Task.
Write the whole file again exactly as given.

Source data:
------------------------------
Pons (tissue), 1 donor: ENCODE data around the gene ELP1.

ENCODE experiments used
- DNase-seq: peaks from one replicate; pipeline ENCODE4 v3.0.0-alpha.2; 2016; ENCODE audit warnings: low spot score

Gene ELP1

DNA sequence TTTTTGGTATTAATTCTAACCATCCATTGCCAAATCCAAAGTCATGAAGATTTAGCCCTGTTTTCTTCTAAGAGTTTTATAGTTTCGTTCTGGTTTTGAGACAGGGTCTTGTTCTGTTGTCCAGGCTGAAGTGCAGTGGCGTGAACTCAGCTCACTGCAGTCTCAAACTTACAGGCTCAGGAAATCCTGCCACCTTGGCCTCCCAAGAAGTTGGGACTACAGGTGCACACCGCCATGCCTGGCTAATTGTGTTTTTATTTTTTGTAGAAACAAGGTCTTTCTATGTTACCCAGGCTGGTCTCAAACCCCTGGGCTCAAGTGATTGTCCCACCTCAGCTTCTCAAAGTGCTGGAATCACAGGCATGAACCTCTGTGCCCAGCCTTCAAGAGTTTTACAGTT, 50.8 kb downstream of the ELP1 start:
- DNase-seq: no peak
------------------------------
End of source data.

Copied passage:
Pons (tissue), 1 donor: ENCODE data around the gene ELP1.

ENCODE experiments used
- DNase-seq: peaks from one replicate; pipeline ENCODE4 v3.0.0-alpha.2; 2016; ENCODE audit warnings: low spot score

Gene ELP1

DNA sequence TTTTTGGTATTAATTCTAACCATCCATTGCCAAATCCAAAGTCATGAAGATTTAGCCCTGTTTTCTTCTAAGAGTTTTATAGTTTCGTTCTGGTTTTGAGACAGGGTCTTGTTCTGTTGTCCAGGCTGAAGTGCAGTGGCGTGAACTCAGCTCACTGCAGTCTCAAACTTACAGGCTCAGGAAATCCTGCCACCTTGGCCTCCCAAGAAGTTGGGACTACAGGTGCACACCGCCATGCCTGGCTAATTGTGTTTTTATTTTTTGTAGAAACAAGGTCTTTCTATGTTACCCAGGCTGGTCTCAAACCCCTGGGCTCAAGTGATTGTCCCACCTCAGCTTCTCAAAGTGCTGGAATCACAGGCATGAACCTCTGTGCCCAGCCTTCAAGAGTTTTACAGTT, 50.8 kb downstream of the ELP1 start:
- DNase-seq: no peak